Many people in the West regard green tea as a healthier alternative to black tea as it is low in caffeine and high in antioxidants. Plenty of health conscious tea drinkers have made the switch from black to green, and with a new report from Japan linking both green tea and coffee with a reduction in the risk of strokes, its popularity seems likely to increase. Here we outline five of the top types of non-black teas and explain their health benefits.
This is the variety that most of us recognise when we say ‘green tea’. Longjing means Dragon Well, and hails from Hangzhou in Zhejiang Province, China. It contains vitamin C, amino acid and a concentration of catechins. High quality Longjiang tea is very expensive; most of the green tea that reaches supermarket shelves in the West is in fact an imitation of Longjiang tea, often from the Yunnan, Guizhou or Sichuan Provinces. To prepare a green tea like Longjiang, do not use boiling water, but heat it to around 75 degrees Celsius.
This traditional Chinese tea has been oxidised more than standard green tea, but not as much as black tea. It is very popular in southern China, Taiwan and South-East Asia, as well as Japan where it is considered even healthier than green tea because it contains a comparatively large amount of polyphenols – a type of nutrient thought to be responsible for tea’s health benefits.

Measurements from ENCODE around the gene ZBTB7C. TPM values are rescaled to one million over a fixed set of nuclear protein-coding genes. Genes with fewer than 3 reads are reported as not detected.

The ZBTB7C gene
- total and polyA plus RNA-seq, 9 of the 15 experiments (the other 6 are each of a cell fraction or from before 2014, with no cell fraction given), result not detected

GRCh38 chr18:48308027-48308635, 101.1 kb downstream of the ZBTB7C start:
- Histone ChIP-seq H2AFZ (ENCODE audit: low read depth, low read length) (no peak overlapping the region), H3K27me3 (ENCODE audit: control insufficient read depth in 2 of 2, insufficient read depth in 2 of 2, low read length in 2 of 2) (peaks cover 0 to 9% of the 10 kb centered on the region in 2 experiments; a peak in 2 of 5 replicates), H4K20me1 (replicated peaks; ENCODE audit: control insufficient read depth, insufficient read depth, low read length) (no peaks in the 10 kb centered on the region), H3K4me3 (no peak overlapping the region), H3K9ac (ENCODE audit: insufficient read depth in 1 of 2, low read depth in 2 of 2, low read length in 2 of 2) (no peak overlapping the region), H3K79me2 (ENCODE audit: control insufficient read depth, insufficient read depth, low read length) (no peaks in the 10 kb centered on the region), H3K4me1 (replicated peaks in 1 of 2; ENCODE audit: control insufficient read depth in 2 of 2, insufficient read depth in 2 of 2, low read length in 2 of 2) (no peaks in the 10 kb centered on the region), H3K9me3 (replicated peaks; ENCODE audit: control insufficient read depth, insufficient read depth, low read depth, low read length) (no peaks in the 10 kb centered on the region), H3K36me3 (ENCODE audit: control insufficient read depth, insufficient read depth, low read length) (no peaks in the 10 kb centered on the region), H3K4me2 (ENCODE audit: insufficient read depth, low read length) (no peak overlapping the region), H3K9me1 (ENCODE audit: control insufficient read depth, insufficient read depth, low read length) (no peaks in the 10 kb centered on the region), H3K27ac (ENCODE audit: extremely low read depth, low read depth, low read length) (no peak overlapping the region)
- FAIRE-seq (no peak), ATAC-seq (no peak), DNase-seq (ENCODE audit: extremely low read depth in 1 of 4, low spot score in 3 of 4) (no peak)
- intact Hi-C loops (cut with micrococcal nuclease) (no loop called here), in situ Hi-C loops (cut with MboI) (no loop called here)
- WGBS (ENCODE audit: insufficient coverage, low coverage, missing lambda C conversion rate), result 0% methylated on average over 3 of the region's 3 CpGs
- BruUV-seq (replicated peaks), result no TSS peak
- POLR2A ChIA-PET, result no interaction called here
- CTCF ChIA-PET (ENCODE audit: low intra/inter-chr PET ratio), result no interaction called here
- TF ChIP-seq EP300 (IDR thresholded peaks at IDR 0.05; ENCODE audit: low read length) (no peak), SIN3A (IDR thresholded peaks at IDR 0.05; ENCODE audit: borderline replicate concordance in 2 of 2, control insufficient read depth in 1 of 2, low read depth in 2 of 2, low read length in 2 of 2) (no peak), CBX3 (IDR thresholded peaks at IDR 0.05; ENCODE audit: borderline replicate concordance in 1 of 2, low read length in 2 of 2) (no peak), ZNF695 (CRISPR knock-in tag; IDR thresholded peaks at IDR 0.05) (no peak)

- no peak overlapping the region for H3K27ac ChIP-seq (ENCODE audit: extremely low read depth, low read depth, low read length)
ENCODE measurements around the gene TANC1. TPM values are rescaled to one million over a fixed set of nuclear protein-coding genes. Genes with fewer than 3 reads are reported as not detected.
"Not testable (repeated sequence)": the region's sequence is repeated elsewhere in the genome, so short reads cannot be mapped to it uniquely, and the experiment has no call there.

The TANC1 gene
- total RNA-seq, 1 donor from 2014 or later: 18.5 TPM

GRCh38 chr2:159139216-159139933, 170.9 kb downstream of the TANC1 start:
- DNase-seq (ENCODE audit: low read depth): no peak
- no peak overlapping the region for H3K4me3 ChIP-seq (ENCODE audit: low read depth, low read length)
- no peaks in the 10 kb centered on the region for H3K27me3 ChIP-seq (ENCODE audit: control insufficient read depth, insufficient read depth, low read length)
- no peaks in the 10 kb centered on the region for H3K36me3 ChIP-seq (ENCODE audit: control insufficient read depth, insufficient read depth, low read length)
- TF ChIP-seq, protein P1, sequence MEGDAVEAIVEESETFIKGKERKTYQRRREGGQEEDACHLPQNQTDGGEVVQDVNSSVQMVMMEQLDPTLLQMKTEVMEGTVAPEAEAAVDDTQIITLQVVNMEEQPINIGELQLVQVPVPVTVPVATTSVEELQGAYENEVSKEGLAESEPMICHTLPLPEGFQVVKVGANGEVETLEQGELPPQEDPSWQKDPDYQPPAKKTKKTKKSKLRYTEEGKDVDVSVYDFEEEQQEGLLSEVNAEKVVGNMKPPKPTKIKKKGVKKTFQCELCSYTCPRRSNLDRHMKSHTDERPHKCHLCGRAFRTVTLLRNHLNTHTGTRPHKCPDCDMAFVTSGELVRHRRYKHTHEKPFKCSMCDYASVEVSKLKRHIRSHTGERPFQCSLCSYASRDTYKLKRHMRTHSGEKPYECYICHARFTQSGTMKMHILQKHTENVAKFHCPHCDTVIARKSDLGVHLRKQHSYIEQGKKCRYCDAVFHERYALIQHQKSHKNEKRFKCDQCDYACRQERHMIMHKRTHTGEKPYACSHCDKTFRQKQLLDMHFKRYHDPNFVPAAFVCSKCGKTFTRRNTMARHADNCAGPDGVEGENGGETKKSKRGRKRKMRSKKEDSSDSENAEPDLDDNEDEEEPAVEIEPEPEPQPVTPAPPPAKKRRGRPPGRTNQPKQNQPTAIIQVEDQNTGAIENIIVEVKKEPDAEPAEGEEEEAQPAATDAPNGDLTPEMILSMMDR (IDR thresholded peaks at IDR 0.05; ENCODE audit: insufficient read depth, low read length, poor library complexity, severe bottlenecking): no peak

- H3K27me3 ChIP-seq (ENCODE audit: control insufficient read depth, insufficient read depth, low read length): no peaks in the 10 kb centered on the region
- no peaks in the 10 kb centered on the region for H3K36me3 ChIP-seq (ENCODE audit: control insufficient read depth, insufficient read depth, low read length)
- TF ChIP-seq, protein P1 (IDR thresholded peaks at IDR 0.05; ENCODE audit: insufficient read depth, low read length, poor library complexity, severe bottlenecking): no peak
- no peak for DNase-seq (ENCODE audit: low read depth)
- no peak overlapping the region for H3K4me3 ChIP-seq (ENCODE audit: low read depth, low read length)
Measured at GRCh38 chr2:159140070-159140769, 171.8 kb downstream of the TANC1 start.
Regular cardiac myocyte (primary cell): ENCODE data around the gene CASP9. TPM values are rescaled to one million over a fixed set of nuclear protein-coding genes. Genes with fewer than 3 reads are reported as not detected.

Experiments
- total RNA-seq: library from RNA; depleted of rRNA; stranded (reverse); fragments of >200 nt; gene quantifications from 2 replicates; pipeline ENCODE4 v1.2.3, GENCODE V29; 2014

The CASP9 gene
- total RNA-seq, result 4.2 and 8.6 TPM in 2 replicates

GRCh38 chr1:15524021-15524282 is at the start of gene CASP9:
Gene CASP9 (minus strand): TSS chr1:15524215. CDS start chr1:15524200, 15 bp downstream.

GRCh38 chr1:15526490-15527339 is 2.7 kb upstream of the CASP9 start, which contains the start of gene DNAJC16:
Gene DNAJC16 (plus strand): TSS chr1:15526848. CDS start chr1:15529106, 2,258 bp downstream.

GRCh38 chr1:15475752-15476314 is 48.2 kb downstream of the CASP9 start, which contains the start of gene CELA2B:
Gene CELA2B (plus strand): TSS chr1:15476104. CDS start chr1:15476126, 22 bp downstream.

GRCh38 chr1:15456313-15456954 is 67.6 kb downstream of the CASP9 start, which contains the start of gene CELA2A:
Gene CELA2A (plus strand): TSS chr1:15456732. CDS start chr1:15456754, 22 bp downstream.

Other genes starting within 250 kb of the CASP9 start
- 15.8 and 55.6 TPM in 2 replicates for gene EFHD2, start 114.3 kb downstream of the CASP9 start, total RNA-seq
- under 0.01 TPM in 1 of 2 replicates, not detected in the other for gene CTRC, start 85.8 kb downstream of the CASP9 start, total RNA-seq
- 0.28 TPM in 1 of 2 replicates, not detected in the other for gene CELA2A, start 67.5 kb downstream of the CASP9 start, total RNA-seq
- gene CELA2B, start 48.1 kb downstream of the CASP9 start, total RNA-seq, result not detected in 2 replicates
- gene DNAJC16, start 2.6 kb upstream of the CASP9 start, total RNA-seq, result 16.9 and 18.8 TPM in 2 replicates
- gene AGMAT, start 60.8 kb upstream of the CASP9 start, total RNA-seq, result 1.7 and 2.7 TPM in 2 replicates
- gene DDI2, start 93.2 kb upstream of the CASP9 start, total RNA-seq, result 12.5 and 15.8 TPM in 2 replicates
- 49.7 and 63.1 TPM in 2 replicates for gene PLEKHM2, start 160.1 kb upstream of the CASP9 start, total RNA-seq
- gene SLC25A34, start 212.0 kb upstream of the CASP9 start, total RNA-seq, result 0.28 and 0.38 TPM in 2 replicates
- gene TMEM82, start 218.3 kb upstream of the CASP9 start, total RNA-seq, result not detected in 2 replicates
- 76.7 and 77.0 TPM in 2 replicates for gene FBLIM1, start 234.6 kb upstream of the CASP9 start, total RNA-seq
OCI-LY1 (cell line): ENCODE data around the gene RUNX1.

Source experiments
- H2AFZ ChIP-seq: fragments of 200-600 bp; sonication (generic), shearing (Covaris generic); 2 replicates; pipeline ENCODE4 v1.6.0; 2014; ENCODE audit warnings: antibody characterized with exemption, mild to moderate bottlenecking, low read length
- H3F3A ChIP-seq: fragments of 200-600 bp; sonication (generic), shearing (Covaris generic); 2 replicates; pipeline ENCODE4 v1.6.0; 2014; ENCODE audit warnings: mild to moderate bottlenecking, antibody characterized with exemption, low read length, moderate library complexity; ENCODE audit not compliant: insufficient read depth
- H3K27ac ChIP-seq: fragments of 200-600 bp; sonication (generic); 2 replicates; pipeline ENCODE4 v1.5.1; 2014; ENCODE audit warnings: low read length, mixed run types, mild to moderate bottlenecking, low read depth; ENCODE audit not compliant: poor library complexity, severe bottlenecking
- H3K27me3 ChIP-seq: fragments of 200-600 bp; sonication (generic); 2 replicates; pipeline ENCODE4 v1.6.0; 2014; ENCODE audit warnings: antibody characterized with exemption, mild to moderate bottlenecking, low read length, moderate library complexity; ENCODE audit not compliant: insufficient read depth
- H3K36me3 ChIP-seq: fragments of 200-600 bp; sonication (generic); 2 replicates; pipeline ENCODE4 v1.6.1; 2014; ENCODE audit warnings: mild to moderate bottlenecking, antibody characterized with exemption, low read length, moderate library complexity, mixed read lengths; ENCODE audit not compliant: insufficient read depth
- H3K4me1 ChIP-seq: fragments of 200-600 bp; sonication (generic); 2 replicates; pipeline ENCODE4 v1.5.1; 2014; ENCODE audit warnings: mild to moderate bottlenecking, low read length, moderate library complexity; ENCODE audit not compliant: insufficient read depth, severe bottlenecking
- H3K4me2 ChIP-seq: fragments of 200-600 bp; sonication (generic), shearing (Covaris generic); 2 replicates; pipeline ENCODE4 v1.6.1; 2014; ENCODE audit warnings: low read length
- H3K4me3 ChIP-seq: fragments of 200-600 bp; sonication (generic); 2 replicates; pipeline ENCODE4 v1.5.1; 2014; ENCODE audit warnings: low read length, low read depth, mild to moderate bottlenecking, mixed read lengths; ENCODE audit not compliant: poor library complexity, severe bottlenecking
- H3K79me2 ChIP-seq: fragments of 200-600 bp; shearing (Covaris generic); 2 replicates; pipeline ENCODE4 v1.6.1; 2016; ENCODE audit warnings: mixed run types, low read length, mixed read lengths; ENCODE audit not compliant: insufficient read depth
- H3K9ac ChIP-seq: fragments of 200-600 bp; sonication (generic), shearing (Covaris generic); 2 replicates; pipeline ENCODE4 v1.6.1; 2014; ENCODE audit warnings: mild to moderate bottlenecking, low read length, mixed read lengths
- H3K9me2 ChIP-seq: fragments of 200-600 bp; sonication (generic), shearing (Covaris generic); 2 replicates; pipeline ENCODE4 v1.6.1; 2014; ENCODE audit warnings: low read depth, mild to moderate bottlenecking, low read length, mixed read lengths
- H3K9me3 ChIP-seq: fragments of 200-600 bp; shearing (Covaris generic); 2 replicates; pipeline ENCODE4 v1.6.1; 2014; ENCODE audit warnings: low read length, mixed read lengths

This is the type of tea which is prepared in a traditional Japanese Tea Ceremony. With a thick texture, vivid green colour and bitter taste, matcha is a very different drink from your average mug of Builder’s. The leaves in matcha have been ground into a fine green powder which is then dissolved in water, rather than infused as is the case with most other teas, which means that the amino acids are particularly concentrated.
This is what the Chinese actually know as ‘black tea’ (they refer to what we call black tea as red tea), and has a very delicate and subtle flavour. The leaves are compacted into a cake, in which they are dried. To prepare the tea, use a knife to remove a few leaves from the cake and add them to water which is just below boiling temperature. Pu-erh has a comparatively high level of vitamin C, and in China it is thought to help cure hangovers.
Despite its name, this tea is not white, but yellow; it is named after the fine, white hairs on the unopened buds of the tea plant. Of all tea varieties, white tea is thought to contain the most antioxidants, and like Oolong tea, has a high ratio of polyphenols and catechins, which have been known to reduce the risks of strokes and some forms of cancer.
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